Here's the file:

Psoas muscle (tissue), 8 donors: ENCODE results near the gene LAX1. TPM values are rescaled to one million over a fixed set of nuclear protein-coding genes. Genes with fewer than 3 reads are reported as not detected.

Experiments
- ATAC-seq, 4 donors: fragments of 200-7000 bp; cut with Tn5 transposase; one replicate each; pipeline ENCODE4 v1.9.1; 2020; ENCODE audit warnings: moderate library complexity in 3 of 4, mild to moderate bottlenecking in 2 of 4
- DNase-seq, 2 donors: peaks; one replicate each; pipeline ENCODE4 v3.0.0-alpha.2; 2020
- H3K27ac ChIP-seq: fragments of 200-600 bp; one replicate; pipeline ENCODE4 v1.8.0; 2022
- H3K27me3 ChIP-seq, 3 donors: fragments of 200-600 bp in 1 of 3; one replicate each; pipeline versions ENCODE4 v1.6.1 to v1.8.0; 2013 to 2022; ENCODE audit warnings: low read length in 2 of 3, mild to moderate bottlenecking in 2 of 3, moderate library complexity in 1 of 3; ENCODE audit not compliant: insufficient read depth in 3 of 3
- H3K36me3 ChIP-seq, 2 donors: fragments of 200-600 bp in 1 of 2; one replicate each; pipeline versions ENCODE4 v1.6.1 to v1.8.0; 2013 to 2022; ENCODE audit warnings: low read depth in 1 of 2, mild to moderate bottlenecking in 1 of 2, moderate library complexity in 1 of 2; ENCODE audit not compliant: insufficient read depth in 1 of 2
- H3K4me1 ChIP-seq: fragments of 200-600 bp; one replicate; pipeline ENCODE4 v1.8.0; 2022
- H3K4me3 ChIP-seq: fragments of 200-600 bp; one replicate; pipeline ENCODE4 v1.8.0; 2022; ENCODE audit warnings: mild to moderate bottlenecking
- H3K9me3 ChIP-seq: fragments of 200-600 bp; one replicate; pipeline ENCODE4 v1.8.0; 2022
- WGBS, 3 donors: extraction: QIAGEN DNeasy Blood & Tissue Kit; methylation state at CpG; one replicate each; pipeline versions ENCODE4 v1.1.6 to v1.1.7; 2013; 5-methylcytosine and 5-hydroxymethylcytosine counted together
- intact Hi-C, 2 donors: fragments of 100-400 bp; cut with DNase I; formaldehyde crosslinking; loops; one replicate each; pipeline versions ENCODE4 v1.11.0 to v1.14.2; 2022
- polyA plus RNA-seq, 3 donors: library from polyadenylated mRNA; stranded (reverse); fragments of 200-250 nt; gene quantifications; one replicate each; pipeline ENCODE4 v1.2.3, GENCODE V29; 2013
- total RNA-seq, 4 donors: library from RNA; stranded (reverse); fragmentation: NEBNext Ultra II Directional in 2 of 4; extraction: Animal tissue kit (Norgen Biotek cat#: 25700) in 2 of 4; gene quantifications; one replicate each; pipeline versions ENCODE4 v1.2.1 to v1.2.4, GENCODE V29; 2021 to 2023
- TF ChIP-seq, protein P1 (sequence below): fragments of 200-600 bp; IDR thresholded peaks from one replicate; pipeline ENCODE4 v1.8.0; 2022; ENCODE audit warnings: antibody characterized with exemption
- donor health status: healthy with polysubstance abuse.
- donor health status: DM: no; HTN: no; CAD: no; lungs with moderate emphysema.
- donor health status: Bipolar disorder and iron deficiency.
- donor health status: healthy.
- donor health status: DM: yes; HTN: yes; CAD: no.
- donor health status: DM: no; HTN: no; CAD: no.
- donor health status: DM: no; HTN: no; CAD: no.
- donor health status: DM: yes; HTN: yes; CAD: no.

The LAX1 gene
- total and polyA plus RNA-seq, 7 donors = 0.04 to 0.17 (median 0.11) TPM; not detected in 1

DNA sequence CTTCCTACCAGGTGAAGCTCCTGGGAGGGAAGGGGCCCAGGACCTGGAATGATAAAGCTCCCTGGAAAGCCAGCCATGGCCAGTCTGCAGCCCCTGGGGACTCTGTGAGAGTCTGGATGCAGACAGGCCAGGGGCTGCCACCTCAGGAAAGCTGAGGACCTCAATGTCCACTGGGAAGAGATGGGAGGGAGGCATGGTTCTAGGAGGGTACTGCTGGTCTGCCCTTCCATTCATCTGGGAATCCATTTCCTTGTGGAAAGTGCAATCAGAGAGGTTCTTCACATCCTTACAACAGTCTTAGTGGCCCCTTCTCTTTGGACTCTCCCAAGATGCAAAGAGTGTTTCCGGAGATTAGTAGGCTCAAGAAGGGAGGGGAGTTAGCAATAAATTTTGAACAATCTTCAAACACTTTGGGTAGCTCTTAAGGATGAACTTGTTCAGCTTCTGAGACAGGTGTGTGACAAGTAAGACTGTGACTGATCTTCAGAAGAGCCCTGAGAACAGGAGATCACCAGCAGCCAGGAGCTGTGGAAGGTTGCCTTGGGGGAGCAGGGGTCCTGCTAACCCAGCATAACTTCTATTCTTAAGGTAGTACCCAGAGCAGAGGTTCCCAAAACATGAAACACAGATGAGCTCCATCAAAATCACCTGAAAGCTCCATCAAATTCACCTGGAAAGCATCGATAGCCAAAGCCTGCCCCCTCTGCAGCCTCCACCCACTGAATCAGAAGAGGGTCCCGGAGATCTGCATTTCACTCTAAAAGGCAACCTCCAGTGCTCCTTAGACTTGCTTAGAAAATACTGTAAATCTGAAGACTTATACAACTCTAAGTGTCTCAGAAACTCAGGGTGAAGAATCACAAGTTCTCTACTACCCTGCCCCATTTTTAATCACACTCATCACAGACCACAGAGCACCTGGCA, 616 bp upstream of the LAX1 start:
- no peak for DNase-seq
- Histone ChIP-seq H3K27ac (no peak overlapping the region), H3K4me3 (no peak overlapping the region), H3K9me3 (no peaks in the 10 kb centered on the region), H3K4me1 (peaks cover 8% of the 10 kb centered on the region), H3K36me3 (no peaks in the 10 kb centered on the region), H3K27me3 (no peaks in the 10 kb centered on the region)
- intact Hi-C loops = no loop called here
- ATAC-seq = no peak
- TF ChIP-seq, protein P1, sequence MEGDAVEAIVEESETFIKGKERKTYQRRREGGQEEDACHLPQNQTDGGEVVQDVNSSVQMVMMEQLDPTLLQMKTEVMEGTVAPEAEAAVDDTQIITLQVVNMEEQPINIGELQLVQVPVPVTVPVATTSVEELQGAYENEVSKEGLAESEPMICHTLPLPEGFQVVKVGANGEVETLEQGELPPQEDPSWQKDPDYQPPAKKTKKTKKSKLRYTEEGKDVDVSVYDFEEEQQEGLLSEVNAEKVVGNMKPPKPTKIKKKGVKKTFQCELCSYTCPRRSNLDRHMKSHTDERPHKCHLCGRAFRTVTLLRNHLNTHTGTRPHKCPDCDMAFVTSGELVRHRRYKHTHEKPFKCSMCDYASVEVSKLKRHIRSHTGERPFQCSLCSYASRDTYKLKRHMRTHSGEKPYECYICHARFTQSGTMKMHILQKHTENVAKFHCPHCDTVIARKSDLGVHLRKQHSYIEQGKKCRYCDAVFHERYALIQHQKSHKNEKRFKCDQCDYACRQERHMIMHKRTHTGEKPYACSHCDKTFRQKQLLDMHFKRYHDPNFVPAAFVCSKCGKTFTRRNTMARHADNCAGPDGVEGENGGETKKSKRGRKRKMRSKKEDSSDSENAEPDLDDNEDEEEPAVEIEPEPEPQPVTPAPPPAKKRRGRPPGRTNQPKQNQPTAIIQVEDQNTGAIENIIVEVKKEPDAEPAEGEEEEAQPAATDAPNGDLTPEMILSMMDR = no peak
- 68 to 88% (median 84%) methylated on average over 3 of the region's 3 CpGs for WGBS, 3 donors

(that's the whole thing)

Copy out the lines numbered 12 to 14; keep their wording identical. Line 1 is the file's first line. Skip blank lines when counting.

- intact Hi-C, 2 donors: fragments of 100-400 bp; cut with DNase I; formaldehyde crosslinking; loops; one replicate each; pipeline versions ENCODE4 v1.11.0 to v1.14.2; 2022
- polyA plus RNA-seq, 3 donors: library from polyadenylated mRNA; stranded (reverse); fragments of 200-250 nt; gene quantifications; one replicate each; pipeline ENCODE4 v1.2.3, GENCODE V29; 2013
- total RNA-seq, 4 donors: library from RNA; stranded (reverse); fragmentation: NEBNext Ultra II Directional in 2 of 4; extraction: Animal tissue kit (Norgen Biotek cat#: 25700) in 2 of 4; gene quantifications; one replicate each; pipeline versions ENCODE4 v1.2.1 to v1.2.4, GENCODE V29; 2021 to 2023